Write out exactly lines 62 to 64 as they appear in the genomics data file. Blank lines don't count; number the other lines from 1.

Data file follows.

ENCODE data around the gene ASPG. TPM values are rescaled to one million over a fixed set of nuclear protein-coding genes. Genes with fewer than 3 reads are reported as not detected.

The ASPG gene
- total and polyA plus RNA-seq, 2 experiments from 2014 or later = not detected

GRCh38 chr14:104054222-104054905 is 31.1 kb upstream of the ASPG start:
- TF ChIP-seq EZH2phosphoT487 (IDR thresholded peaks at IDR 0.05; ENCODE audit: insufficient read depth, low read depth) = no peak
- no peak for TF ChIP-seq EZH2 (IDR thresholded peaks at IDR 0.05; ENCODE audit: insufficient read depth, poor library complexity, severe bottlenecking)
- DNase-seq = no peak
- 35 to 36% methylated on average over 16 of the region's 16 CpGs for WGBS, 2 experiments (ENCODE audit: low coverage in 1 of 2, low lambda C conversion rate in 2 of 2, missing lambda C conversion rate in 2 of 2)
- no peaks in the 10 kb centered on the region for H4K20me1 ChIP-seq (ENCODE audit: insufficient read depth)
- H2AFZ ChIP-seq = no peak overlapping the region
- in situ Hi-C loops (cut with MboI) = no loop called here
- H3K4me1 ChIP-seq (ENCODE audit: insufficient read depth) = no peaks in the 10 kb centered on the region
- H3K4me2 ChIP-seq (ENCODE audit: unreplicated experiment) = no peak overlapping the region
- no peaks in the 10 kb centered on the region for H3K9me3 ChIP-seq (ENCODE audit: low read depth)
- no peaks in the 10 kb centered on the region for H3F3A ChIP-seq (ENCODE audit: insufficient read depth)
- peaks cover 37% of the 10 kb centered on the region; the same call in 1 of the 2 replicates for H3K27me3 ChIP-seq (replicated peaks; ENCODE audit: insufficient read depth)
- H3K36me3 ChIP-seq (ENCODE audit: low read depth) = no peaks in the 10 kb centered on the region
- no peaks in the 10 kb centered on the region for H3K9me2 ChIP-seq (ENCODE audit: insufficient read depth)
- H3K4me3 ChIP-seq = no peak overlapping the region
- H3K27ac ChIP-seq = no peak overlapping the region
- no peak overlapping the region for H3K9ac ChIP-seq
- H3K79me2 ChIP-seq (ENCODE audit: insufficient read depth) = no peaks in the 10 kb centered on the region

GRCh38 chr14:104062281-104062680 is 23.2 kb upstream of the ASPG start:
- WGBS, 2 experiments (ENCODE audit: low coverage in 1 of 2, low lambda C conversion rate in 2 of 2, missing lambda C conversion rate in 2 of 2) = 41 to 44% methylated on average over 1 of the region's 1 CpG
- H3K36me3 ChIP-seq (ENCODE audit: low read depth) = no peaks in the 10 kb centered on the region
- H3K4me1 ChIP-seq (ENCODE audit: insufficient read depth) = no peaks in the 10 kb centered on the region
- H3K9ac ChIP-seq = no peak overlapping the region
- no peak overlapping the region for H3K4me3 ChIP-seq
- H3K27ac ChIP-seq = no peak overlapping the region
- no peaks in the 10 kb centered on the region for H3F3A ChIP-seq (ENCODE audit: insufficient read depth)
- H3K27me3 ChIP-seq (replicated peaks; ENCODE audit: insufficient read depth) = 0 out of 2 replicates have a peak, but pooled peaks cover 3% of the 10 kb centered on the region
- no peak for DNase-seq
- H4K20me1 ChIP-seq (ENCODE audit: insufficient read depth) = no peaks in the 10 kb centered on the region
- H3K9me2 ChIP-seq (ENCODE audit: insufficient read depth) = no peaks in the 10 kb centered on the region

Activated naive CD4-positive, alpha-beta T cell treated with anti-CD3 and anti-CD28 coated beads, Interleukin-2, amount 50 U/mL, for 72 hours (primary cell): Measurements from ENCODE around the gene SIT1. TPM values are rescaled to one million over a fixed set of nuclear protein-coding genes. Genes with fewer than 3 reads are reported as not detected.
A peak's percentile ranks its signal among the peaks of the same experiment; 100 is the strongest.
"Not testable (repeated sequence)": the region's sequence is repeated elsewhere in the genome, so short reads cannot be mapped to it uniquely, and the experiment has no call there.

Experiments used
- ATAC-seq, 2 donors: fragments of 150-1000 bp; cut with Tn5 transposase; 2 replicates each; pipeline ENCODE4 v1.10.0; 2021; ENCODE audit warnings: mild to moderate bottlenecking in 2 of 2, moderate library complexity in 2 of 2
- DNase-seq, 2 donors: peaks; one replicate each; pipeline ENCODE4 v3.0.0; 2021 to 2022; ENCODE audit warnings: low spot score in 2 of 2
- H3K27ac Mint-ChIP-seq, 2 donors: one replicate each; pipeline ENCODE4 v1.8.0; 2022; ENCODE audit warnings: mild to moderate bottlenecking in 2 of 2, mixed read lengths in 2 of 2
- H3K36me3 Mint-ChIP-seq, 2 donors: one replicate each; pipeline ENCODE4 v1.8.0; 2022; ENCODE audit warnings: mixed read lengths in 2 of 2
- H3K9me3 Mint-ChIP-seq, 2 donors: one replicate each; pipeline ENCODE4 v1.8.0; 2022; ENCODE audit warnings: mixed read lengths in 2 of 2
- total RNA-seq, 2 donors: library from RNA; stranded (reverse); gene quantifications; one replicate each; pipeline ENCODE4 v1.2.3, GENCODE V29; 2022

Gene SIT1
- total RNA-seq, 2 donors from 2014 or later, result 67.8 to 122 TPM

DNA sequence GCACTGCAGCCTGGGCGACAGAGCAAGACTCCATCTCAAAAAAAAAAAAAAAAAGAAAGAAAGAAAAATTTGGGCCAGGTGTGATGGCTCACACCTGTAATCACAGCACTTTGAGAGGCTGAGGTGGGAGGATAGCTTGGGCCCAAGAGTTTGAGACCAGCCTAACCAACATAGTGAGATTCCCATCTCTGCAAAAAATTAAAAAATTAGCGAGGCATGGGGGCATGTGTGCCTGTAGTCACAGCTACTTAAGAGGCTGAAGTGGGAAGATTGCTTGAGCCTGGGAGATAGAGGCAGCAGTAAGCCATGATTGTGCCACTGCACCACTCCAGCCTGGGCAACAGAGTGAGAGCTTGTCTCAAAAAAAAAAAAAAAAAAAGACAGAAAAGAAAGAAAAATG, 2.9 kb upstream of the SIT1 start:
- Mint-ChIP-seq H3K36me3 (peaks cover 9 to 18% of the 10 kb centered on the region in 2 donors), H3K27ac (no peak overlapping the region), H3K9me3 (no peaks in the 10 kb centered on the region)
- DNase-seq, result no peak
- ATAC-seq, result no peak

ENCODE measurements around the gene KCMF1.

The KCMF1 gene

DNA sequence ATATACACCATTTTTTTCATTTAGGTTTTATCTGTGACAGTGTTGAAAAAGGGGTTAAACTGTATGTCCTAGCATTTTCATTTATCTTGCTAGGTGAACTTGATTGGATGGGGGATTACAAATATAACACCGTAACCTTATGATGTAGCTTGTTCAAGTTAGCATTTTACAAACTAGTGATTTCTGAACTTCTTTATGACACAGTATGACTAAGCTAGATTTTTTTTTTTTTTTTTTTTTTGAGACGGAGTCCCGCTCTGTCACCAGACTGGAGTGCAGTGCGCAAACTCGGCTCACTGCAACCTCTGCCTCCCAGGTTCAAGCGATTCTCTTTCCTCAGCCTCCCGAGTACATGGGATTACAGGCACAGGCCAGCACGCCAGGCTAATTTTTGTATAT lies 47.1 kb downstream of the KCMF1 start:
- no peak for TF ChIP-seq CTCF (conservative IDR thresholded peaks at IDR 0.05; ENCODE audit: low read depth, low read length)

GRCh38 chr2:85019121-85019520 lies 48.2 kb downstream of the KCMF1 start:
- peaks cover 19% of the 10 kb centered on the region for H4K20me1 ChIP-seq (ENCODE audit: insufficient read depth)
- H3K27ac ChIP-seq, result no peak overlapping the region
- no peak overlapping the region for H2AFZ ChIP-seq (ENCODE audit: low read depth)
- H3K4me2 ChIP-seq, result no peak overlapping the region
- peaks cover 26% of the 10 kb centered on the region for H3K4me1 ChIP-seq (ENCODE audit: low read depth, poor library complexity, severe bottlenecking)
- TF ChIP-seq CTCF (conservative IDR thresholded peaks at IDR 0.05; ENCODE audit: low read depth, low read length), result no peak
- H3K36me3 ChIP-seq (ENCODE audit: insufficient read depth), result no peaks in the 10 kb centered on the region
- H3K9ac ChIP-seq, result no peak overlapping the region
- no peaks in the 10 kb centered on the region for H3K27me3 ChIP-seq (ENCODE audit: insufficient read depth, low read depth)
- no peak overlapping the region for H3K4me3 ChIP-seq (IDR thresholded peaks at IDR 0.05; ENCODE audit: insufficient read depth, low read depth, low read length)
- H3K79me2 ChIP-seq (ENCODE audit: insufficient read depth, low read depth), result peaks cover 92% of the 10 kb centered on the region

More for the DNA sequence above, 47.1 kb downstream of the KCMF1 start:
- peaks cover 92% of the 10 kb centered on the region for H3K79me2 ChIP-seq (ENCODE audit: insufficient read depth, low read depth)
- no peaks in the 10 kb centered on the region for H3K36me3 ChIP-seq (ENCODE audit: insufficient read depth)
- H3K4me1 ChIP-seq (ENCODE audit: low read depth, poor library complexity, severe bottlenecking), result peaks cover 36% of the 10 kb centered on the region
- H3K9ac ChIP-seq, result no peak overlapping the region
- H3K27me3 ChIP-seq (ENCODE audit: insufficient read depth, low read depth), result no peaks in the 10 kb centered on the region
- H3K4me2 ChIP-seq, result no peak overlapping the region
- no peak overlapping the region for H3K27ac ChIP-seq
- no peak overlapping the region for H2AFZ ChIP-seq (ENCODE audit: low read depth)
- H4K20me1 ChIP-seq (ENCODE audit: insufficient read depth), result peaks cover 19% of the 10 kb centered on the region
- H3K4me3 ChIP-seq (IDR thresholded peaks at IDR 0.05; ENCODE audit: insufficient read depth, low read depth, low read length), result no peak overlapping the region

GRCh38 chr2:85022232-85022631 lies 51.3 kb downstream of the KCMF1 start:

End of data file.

- H3K36me3 ChIP-seq (ENCODE audit: insufficient read depth), result no peaks in the 10 kb centered on the region
- H3K9ac ChIP-seq, result no peak overlapping the region
- no peaks in the 10 kb centered on the region for H3K27me3 ChIP-seq (ENCODE audit: insufficient read depth, low read depth)